West Nile virus


West Nile virus



West Nile virus (WNV) is a virus spread by mosquitoes that is found in many countries around the world.

Most cases of WNV are not serious and many people have no symptoms or only mild flu-like symptoms, such as headaches, muscle aches and a high temperature (fever).

Serious problems occur in fewer than 1 in 100 people infected with the virus, but can include infection of the brain (encephalitis), spinal cord, and tissues surrounding the brain and spinal cord (meningitis), which can be fatal.

Signs of a severe infection can include muscle weakness, disorientation, seizures (fits) and loss of consciousness.

You should seek medical advice as soon as possible if you develop symptoms of WNV while you are travelling or after you return home. Make sure you tell the health practitioner where you have been travelling.


Where is WNV found?

Despite its name, WNV is found in many parts of the world, including:


west and central Asia

The Middle East

Europe, particularly southern Europe

North, Central and South America

The Caribbean


In tropical countries, it's possible to catch WNV all year round. In places with changing summer and winter seasons, such as North America, WNV is usually more common during summer and autumn.

There have been no confirmed cases of WNV originating in the UK, and cases affecting travellers returning to the UK are very rare.

Since 2002, there have only been four cases confirmed in the UK – three in people returning from North America and one in a person returning from the Middle East.

WNV is spread through the bites of infected mosquitoes. Mosquitoes become infected when they feed on infected birds. They can then spread the virus to humans and other animals they bite.

The virus cannot be spread from close person-to-person contact – for example, by kissing someone who is infected.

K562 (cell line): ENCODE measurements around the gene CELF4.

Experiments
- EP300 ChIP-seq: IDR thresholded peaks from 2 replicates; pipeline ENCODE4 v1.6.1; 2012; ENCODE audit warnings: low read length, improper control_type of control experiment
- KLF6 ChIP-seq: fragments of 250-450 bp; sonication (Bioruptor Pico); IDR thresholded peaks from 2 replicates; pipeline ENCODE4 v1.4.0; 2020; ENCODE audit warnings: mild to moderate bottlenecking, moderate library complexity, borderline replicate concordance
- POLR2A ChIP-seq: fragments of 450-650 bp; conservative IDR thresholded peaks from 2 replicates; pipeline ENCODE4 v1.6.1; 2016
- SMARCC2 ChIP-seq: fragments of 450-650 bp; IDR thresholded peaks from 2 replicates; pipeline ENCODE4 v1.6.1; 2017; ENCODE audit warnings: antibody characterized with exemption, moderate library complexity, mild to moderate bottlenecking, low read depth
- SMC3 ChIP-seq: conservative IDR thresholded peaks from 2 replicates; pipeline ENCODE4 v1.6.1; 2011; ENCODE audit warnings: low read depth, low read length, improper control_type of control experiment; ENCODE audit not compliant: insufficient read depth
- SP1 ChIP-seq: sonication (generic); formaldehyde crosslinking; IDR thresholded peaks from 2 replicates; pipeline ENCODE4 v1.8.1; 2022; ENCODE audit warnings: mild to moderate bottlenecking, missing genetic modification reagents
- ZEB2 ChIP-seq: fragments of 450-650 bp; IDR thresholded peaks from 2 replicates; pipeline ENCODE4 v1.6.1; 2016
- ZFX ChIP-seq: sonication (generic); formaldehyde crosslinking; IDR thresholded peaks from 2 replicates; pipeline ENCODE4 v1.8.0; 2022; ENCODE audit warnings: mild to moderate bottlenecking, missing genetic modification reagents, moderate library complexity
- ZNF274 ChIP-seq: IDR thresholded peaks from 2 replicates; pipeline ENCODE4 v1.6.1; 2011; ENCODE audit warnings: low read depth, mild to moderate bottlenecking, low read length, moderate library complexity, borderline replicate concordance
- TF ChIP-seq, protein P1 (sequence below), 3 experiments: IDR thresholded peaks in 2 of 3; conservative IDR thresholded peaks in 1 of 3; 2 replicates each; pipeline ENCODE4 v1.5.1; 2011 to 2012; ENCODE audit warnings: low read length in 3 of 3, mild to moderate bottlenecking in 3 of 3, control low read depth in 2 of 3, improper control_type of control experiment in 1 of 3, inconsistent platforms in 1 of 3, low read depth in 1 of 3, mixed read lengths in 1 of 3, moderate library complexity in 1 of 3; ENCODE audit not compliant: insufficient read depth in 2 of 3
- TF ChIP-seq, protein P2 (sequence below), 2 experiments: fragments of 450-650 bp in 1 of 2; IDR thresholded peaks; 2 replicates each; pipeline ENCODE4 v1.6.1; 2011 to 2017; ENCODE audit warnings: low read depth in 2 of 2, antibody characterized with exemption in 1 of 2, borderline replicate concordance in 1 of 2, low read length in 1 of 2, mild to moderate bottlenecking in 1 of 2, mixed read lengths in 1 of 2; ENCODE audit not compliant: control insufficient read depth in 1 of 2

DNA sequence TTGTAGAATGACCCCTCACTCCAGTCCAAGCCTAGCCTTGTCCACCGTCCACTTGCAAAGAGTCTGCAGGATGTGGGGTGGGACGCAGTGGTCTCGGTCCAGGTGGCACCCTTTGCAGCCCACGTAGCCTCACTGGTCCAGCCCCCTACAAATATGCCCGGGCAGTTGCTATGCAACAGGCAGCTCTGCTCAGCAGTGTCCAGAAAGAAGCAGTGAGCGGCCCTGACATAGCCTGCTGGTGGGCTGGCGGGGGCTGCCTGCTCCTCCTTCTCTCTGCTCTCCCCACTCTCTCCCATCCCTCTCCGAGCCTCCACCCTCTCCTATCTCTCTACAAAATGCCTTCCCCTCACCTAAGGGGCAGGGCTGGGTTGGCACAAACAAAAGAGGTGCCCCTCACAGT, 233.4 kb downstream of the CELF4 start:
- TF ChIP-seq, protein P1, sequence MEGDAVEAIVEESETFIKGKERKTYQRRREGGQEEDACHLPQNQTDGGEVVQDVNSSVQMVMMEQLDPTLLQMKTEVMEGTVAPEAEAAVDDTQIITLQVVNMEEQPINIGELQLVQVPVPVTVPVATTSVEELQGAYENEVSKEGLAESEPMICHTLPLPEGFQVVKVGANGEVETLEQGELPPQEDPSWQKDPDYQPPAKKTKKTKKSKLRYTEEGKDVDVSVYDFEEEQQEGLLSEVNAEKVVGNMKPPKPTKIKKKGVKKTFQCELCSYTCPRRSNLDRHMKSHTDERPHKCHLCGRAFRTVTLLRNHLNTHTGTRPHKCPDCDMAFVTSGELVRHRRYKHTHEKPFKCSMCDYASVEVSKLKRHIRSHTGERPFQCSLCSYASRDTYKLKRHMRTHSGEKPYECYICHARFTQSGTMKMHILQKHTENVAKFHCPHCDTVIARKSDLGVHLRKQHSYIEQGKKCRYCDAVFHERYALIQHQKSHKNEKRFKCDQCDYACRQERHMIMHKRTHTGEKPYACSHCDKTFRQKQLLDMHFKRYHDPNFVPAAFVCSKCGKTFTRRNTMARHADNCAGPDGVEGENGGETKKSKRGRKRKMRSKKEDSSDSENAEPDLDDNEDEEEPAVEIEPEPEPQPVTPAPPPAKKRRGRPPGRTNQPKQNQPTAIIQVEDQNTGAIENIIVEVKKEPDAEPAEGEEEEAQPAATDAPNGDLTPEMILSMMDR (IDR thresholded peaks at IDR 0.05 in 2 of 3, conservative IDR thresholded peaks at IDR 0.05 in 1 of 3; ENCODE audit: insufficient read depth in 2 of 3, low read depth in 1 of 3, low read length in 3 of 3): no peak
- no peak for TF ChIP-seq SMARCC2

Diagnosis and treatment

WNV can usually be diagnosed with a blood test. If meningitis is suspected, a sample of cerebrospinal fluid (the fluid surrounding your brain and spinal cord) will be removed during a lumbar puncture and tested.

There is no specific treatment for the infection. If your symptoms are mild, they will usually get better without treatment in a few days and you won't normally experience any long-term side effects.

If your symptoms are more severe, you will need to go to hospital. Treatment may include intravenous fluids (given through a drip in your arm), medication to control seizures, and help with breathing.

Even with treatment, severe WNV can lead to long-term problems such as fatigue (extreme tiredness), muscle weakness and memory problems.


Preventing WNV

As there is no specific treatment or vaccine for WNV, it's best to avoid being bitten by mosquitoes when visiting affected areas. The mosquitoes that carry WNV are most active around dusk and dawn.

You should follow the advice below while you are away:

Wear loose-fitting, long-sleeved tops and long trousers that cover up your skin as much as possible.

Use an insect repellent on exposed skin, taking care to avoid your eyes. Repellents containing 50% diethyltoluamide (DEET) are thought to be the most effective.

Insect-proof screens on windows and doors and mosquito nets impregnated with insecticide over the bed will reduce mosquito bites inside. Air conditioning in the room may also help.

Avoid areas where there are likely to be large numbers of mosquitoes, such as near stagnant pools of water.

West Nile virus develops into a serious condition in less than 1 in 100 people who are infected 


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